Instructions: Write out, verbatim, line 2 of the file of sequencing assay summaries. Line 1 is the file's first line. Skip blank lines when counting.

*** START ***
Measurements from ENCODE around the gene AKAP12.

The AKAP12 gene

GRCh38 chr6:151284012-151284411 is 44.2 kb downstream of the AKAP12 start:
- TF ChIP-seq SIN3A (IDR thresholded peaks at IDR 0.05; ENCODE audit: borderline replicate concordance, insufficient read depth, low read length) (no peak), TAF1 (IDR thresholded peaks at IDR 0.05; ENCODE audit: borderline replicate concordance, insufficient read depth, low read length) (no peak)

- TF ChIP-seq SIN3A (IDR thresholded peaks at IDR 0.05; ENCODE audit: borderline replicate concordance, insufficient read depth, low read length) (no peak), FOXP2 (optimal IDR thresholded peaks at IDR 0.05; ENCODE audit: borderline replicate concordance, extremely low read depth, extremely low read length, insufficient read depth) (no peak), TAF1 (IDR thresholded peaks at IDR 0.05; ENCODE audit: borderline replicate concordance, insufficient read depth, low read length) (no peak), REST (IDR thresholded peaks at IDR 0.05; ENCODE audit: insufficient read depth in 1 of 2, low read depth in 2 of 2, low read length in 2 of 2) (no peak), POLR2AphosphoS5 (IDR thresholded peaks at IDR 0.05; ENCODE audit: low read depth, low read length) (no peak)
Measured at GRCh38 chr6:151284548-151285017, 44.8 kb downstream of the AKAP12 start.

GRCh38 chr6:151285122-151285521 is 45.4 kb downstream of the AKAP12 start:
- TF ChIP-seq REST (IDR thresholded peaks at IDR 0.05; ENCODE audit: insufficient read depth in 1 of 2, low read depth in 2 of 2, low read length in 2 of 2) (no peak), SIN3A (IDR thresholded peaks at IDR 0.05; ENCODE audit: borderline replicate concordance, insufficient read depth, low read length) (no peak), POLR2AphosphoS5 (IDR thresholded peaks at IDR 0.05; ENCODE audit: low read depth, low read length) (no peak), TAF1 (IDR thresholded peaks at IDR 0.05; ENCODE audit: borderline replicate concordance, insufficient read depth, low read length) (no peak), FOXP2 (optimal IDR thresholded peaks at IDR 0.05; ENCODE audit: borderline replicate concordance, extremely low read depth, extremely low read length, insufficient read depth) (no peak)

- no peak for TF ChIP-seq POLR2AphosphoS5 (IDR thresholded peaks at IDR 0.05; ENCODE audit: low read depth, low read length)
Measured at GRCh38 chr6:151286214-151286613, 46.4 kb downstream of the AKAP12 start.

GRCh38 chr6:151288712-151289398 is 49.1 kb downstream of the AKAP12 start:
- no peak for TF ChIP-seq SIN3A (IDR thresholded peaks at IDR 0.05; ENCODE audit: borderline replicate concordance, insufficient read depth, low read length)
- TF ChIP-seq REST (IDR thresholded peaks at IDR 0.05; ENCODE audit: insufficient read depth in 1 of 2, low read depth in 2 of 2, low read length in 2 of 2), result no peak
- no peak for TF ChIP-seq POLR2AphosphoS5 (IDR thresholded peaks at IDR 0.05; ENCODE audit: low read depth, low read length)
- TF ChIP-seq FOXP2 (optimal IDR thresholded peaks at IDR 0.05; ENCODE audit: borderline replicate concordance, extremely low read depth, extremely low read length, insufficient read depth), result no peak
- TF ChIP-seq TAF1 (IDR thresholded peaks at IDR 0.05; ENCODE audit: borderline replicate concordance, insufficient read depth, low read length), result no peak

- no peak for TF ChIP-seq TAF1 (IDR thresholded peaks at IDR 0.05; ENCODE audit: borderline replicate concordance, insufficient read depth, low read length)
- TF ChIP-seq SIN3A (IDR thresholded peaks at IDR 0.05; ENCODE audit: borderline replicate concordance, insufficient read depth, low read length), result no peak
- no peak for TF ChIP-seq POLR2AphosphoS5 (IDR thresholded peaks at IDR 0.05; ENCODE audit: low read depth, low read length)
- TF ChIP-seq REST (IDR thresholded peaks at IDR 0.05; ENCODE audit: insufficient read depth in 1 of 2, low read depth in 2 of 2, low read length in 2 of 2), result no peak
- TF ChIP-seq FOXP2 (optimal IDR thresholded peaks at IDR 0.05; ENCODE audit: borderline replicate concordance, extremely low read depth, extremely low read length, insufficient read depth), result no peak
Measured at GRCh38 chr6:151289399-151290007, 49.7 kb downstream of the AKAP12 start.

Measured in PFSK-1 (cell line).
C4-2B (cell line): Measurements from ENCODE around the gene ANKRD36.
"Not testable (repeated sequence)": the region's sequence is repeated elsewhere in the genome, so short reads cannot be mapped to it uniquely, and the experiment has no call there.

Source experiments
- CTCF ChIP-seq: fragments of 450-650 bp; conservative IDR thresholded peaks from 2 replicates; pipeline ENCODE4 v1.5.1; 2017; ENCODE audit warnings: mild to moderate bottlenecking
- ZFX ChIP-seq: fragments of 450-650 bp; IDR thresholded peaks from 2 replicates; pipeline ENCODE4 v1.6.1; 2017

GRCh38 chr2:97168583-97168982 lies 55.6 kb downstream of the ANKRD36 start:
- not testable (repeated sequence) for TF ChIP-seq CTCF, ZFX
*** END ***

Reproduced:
The AKAP12 gene